Harvey, still a tropical storm although not for much longer, is now forecast to become hurricane Harvey in the coming hours and to reach Category 3 major hurricane strength by the time it makes landfall on the middle Texas coast of the Gulf of Mexico.
Tropical storm Harvey is undergoing a period of explosive intensification, having jumped from a very benign tropical storm to one now packing sustained winds of 65 mph and above at the most recent NOAA update. That’s put the storm firmly on the agenda for reinsurance and ILS interests this afternoon.
NOAA’s National Hurricane Center now says that Harvey is expected to be a major hurricane by the time the storm makes landfall in Texas, with some meteorologists now suggesting Category 3 or even 4 is possible, as the intensification is expected to continue.
You can see from the latest models that wind speed forecasts are on the rise as Harvey intensifies towards first minor hurricane status, but then the intensification is forecast to continue and major hurricane status is considered a distinct possibility.
However, it’s important to note that while wind speeds are now forecast to get towards levels where they could pose a threat to both property and lives, the flooding risk from hurricane Harvey remains exceptional and rainfall levels will be extreme.
Add to that a growing storm surge risk, as Harvey intensifies and increases in size, and the chances of life threatening flooding along the coast and inland, where Harvey is forecast to meander dropping significant amounts of rainfall, are increasing.
Landfall is slated for somewhere between Corpus Christi and Galveston, with Houston also firmly within the hurricane Harvey cone of uncertainty. It’s an area packed with insurable interests and so reinsurance firms, ILS funds and even catastrophe bond investors should be watching Harvey as it intensifies.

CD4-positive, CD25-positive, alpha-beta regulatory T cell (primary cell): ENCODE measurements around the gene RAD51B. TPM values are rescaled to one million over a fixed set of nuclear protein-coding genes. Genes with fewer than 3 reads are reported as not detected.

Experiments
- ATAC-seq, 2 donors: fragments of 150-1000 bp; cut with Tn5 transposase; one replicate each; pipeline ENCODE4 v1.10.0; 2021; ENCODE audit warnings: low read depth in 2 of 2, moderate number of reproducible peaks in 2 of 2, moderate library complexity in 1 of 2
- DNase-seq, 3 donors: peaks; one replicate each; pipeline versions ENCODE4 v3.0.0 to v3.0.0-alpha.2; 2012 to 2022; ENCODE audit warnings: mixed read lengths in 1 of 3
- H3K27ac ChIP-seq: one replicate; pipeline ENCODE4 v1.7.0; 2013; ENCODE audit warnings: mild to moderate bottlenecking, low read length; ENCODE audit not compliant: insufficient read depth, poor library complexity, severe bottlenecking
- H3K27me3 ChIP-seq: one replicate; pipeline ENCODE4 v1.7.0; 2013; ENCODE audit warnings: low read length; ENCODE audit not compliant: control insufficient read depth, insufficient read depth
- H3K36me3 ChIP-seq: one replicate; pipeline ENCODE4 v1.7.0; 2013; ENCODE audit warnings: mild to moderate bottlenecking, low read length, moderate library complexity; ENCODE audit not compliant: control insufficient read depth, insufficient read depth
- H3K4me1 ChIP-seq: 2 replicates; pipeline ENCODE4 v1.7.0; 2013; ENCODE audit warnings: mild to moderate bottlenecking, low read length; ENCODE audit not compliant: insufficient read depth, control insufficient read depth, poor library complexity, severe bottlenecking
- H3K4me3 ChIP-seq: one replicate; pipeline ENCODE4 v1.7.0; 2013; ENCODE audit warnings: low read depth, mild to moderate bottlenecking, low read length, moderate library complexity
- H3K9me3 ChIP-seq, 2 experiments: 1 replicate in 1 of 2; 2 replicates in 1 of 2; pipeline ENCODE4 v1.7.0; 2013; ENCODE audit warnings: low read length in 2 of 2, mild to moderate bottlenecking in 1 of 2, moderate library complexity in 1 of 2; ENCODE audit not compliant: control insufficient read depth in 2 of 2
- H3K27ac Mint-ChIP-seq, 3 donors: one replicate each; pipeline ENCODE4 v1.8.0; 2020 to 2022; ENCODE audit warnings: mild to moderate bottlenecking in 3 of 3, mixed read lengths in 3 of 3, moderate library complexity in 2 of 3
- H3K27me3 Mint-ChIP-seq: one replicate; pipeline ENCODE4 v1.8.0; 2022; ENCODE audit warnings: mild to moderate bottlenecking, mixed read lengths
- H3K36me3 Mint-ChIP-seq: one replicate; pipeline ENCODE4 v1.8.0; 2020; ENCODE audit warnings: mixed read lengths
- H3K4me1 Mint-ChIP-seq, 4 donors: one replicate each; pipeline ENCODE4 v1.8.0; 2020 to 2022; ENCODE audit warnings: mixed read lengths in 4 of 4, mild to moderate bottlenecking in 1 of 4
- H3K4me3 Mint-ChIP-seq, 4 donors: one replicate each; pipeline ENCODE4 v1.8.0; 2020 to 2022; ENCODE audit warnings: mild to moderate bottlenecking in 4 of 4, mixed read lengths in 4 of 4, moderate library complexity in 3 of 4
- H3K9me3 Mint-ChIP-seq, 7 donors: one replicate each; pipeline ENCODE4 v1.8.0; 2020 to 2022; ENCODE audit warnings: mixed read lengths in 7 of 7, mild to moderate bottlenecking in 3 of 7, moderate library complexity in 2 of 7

Just how much it intensifies will have a significant bearing on the potential for reinsurance and ILS sector losses, as wind damage is likely to cause more losses to leak into ILS markets than rainfall and resulting flood.
The NHC says that “life threatening storm surge and freshwater flooding are possible,” with rainfall totals set to reach 12 to 20 inches with isolated maximum amounts of 30 inches or more possible.
Storm surges are currently forecast at up to 10 foot, but that will likely increase as Harvey intensifies into a hurricane a strengthens further.
Aon Benfield’s Impact Forecasting unit had the following to say:
With Harvey now strengthening at a faster rate than indicated in previous advisories, the NHC intensity forecast has become quite concerning. Water vapor images indicate that the cyclone’s outflow is expanding, which suggests a low wind shear environment, and Harvey will be moving over a warm eddy of high oceanic heat content in the western Gulf of Mexico in about 24 hours. As a result of these conditions, several intensity models are now explicit in showing Harvey reaching major hurricane intensity. Even more concerning is that the SHIPS Rapid Intensification indices are incredibly high. As an example, the guidance is indicating a 70 percent chance of Harvey’s winds increasing by 50 mph (85 kph) in the next 36 hours. Based on this guidance, the NHC official intensity forecast now calls for Harvey to reach major hurricane strength by 36 hours, before it reaches the middle Texas coast.
Track Harvey as the storm makes its way towards the Texas coastline over at our dedicated 2017 Atlantic hurricane season page.